A Jammy Zin…

Happy April everyone!  Don’t you just love Spring?  And wine?  I can’t say I’ve always loved Zinfandel, but I hadn’t tasted one for quite some time and this 2013 California Zinfandel by Joel Gott ($16 range) was a reminder of how pleasant they can be.  We’ve been saturating our taste buds with tannic Cabernet’s and coating our palates with leathery Malbecs, so this Zin was a refreshing, jammy treat…


Joel Gott wines tend to be universally accessible (you can find them at grocery stores) and likeable (they’re easy to drink, even your friends who say they don’t care for red wine will try this and say, “Hmm, that’s actually pretty good” with a slightly perplexed and surprised expression). They source their grapes from carefully selected, small lots from California, Oregon and Washington.  This 2013 Zin was aged in 20% new American oak and 80% 2-year-old French oak, with a whopping 14.4% alcohol.  It’s full-bodied, with lots of ripe raspberry and hints of licorice.  We quite enjoyed it and our Tiggy girl found the cork only mildly interesting:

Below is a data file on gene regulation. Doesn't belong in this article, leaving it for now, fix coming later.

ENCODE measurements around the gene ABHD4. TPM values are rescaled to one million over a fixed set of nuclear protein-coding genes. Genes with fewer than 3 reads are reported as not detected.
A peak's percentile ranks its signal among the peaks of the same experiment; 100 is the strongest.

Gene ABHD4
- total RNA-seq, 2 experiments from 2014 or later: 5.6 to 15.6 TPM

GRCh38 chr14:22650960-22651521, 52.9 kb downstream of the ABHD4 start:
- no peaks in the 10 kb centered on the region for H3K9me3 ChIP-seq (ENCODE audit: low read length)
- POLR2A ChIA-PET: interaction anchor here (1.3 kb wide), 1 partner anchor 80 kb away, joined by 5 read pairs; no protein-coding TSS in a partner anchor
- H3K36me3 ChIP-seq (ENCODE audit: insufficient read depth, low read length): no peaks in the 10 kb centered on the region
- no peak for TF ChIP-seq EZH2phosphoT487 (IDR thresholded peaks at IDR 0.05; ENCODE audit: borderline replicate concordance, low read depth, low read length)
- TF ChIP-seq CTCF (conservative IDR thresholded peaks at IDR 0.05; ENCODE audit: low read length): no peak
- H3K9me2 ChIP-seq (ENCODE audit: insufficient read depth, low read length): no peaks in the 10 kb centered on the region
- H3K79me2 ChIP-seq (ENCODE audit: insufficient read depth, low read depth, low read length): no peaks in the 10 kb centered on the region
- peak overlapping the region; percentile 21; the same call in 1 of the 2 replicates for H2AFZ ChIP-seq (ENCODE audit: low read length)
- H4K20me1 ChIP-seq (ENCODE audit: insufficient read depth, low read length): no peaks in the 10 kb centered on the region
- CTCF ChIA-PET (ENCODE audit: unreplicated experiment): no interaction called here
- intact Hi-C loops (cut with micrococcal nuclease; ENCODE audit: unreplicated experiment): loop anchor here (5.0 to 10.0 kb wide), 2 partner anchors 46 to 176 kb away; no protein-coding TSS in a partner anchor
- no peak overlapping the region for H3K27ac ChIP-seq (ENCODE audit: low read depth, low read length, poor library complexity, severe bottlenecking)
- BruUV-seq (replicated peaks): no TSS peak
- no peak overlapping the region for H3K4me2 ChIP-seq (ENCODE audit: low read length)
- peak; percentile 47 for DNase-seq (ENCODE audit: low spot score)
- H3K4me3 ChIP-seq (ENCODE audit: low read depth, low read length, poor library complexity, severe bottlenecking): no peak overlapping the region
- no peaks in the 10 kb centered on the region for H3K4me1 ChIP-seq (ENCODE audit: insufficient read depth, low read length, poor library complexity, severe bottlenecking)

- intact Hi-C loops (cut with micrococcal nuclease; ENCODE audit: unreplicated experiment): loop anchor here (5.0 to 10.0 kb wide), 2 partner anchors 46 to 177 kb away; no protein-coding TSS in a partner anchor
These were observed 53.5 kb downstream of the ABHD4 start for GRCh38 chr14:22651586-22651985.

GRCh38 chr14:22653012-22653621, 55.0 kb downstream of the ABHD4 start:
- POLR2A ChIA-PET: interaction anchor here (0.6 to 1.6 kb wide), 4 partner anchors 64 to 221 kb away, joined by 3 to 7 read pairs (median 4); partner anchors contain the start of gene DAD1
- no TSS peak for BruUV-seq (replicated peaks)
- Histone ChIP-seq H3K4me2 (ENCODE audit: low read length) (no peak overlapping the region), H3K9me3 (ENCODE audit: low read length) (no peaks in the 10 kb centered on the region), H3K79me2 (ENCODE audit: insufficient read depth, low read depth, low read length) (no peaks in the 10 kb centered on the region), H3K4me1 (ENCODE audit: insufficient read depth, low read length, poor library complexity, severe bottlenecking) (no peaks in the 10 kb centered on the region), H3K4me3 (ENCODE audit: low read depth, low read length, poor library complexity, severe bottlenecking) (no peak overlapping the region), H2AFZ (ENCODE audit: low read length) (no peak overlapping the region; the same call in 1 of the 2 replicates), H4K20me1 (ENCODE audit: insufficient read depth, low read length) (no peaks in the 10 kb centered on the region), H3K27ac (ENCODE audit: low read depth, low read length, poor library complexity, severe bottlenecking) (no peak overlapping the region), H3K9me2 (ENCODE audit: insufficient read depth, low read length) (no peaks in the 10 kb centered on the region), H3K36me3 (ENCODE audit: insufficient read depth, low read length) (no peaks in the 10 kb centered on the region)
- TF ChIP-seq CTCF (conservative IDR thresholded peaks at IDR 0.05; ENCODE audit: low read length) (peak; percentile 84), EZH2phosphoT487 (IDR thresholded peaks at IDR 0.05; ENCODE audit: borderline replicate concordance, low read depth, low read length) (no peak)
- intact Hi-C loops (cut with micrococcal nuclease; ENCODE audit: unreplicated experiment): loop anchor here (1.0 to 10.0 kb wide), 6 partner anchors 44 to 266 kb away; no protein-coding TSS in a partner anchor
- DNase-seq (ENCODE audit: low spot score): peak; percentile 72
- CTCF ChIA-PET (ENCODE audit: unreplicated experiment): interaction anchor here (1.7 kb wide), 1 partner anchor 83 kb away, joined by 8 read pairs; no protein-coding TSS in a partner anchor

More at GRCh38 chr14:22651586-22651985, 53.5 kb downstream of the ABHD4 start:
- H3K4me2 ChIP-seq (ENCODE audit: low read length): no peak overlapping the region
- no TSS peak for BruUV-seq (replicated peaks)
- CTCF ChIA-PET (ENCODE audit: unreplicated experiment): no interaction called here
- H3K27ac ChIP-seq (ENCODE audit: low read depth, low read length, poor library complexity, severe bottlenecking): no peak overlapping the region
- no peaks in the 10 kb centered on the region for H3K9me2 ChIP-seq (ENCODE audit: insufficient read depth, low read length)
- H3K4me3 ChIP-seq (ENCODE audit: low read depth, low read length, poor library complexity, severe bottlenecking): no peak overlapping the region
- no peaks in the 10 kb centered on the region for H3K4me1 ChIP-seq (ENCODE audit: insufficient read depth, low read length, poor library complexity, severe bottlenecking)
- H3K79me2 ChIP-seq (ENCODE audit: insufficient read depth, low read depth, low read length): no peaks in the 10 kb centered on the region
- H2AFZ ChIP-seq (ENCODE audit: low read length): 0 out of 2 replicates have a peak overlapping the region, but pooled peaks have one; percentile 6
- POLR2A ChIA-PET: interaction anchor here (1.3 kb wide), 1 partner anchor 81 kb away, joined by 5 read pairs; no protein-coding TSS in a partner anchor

This particular bottle would be great one for new, red wine drinkers, as it has a “chewy” texture with ripe fruit notes.  And, although it has a higher alcohol percentage (due to the warm/hot sun, California Zinfandels are known for their ripe fruit, which results in sweeter, higher alcohol content) it does not taste like it.  It’s also a great wine to bring to a BBQ!  It paired well with our BBQ rubbed chicken & spinach salad tonight… Cheers!

*Zinfandel (also known as Primitivo in Italy) is a variety of black-skinned grape, and is grown in about 10% of California vineyards.

Here’s an informative article on the origins/differences from

Cheers and have a happy week!


0no comment


I write about wine as well as the unique stories behind each label. I'm a R.D.H. with an applied science degree in dental hygiene, and have been geeking out about wine for over 20 years. Before obtaining a Wine & Spirit Education Trust (WSET) certification, I learned about wine just by trying different styles and regions. I've also worked with a local distributor in wine sales. Wine brings people together and makes the world a smaller, friendlier place... Cheers!

Leave a Reply

This site uses Akismet to reduce spam. Learn how your comment data is processed.